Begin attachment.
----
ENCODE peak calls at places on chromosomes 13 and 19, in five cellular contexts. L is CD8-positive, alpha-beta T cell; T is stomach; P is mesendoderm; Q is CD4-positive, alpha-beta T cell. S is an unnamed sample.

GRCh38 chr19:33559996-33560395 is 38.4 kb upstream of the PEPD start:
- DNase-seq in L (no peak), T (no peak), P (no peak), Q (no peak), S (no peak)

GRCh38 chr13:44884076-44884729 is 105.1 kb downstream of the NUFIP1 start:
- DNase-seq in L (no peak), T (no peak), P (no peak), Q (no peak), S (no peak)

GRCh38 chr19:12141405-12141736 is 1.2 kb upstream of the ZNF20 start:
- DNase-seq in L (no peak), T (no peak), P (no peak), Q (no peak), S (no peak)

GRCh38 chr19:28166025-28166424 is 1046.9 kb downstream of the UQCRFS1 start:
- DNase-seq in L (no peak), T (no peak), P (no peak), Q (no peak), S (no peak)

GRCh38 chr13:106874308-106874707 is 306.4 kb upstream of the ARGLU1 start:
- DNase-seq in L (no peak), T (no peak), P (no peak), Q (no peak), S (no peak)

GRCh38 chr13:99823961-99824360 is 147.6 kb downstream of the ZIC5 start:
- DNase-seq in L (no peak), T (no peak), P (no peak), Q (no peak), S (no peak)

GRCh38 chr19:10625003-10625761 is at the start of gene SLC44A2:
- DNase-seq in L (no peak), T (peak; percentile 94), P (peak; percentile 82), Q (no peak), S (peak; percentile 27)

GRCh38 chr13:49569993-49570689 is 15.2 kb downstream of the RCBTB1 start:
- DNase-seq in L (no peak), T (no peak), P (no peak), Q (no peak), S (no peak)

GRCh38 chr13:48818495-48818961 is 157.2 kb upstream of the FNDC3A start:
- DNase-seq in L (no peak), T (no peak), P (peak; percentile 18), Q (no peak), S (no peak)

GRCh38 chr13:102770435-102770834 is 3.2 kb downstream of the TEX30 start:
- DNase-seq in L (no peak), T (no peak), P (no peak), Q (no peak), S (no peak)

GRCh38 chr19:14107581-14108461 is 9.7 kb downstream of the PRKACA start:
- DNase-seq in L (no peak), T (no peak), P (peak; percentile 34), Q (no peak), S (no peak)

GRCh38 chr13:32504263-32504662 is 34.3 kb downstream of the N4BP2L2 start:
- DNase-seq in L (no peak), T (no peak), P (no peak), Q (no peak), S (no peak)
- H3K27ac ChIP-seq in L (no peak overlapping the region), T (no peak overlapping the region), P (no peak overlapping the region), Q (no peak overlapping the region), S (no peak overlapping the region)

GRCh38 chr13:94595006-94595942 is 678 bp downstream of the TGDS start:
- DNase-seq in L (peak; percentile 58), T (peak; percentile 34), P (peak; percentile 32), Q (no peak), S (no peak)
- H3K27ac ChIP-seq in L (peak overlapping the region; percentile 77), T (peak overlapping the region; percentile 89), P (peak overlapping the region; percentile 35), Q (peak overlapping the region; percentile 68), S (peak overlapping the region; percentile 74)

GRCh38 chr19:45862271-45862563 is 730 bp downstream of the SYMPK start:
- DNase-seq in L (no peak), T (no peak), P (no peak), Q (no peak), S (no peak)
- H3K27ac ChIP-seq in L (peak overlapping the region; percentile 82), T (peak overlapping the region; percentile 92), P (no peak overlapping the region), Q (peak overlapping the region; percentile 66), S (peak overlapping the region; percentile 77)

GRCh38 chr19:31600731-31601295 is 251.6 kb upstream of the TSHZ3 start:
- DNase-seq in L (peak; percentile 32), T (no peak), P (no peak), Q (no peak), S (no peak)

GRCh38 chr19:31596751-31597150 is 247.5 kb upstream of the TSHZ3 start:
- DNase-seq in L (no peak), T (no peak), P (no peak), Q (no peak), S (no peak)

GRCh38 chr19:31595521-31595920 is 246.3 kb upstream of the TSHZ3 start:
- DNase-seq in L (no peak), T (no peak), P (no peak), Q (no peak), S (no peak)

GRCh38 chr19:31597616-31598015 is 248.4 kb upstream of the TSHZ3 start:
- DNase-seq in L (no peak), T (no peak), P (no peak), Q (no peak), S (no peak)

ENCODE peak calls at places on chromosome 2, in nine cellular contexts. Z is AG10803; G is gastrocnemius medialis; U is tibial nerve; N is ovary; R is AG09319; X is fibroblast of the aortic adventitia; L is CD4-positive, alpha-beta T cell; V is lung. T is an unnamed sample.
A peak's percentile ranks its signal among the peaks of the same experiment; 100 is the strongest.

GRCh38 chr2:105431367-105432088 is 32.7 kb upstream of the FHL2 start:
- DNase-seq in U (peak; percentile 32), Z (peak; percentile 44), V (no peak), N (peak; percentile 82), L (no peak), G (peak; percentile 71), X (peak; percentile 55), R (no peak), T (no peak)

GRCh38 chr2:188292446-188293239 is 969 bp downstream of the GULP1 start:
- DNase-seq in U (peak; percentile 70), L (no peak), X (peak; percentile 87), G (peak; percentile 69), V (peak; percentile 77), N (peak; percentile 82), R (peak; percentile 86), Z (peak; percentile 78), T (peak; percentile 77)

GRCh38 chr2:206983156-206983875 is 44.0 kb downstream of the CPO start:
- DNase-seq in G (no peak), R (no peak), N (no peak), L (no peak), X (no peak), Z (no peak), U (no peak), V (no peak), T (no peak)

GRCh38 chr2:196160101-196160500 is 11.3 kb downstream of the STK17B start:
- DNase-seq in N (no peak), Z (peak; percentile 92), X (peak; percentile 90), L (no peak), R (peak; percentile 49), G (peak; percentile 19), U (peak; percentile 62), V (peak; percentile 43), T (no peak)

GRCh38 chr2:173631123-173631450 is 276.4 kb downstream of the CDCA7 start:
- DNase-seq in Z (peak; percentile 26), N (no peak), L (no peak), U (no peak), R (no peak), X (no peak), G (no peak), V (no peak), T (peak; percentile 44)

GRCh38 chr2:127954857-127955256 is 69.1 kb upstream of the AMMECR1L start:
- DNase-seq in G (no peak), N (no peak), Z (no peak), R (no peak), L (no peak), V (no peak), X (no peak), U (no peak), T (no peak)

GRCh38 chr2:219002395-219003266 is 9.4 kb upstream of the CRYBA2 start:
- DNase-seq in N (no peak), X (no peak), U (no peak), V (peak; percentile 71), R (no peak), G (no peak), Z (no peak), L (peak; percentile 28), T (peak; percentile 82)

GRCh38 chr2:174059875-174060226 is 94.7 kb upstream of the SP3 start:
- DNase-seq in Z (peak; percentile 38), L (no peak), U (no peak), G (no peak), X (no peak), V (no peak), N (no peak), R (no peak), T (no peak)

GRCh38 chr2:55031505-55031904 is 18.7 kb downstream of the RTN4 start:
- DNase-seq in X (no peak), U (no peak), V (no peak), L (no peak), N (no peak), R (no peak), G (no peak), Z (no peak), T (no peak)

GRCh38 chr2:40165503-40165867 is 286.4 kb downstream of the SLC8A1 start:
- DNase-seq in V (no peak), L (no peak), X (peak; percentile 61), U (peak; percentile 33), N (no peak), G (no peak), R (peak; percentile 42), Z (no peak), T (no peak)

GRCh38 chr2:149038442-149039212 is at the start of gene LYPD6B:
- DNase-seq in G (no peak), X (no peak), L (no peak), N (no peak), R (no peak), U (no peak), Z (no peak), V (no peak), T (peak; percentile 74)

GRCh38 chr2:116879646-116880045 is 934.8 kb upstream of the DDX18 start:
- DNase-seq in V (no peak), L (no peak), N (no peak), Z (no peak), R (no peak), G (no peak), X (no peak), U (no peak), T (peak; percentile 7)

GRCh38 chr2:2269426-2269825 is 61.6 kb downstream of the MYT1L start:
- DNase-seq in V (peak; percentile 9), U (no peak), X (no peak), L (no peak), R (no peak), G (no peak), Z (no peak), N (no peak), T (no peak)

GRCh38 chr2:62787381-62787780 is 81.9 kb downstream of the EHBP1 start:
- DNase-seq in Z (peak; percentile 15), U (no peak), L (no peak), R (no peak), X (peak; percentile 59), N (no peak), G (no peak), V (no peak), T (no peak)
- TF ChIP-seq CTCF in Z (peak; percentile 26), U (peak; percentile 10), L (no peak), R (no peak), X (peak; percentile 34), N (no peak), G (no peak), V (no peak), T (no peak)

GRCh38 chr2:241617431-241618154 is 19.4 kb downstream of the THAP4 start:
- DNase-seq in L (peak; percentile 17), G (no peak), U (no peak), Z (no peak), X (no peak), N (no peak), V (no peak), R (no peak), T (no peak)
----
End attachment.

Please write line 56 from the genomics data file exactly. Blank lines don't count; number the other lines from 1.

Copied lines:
- DNase-seq in N (no peak), X (no peak), U (no peak), V (peak; percentile 71), R (no peak), G (no peak), Z (no peak), L (peak; percentile 28), T (peak; percentile 82)